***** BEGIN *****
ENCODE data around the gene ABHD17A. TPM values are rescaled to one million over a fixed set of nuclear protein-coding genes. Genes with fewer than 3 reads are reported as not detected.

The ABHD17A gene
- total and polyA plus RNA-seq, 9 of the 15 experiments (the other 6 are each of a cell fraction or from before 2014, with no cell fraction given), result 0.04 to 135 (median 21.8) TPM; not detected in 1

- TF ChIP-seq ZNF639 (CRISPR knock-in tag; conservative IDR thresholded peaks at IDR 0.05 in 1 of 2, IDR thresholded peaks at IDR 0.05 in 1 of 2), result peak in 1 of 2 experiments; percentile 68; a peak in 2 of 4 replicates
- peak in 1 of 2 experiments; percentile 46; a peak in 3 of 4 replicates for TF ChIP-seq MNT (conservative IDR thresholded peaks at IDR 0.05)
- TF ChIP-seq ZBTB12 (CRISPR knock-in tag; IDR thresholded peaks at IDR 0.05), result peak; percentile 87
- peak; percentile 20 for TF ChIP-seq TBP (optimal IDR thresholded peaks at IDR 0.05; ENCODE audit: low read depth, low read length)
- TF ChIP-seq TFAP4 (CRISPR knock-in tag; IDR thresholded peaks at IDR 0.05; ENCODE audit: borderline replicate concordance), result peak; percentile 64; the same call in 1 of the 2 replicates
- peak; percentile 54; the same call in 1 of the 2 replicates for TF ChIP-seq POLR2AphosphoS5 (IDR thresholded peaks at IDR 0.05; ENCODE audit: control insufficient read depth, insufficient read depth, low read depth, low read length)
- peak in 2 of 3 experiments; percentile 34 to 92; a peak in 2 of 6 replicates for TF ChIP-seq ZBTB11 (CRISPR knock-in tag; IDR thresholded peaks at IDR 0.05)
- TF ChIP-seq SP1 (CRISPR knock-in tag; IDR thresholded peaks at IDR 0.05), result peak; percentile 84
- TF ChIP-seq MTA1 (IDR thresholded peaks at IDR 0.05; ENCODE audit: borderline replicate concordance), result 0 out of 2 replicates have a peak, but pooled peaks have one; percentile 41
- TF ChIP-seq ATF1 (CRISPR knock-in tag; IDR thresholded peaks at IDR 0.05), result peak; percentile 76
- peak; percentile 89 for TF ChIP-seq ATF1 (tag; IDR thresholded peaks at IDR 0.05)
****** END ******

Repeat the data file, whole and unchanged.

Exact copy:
ENCODE data around the gene ABHD17A. TPM values are rescaled to one million over a fixed set of nuclear protein-coding genes. Genes with fewer than 3 reads are reported as not detected.

The ABHD17A gene
- total and polyA plus RNA-seq, 9 of the 15 experiments (the other 6 are each of a cell fraction or from before 2014, with no cell fraction given), result 0.04 to 135 (median 21.8) TPM; not detected in 1

- TF ChIP-seq ZNF639 (CRISPR knock-in tag; conservative IDR thresholded peaks at IDR 0.05 in 1 of 2, IDR thresholded peaks at IDR 0.05 in 1 of 2), result peak in 1 of 2 experiments; percentile 68; a peak in 2 of 4 replicates
- peak in 1 of 2 experiments; percentile 46; a peak in 3 of 4 replicates for TF ChIP-seq MNT (conservative IDR thresholded peaks at IDR 0.05)
- TF ChIP-seq ZBTB12 (CRISPR knock-in tag; IDR thresholded peaks at IDR 0.05), result peak; percentile 87
- peak; percentile 20 for TF ChIP-seq TBP (optimal IDR thresholded peaks at IDR 0.05; ENCODE audit: low read depth, low read length)
- TF ChIP-seq TFAP4 (CRISPR knock-in tag; IDR thresholded peaks at IDR 0.05; ENCODE audit: borderline replicate concordance), result peak; percentile 64; the same call in 1 of the 2 replicates
- peak; percentile 54; the same call in 1 of the 2 replicates for TF ChIP-seq POLR2AphosphoS5 (IDR thresholded peaks at IDR 0.05; ENCODE audit: control insufficient read depth, insufficient read depth, low read depth, low read length)
- peak in 2 of 3 experiments; percentile 34 to 92; a peak in 2 of 6 replicates for TF ChIP-seq ZBTB11 (CRISPR knock-in tag; IDR thresholded peaks at IDR 0.05)
- TF ChIP-seq SP1 (CRISPR knock-in tag; IDR thresholded peaks at IDR 0.05), result peak; percentile 84
- TF ChIP-seq MTA1 (IDR thresholded peaks at IDR 0.05; ENCODE audit: borderline replicate concordance), result 0 out of 2 replicates have a peak, but pooled peaks have one; percentile 41
- TF ChIP-seq ATF1 (CRISPR knock-in tag; IDR thresholded peaks at IDR 0.05), result peak; percentile 76
- peak; percentile 89 for TF ChIP-seq ATF1 (tag; IDR thresholded peaks at IDR 0.05)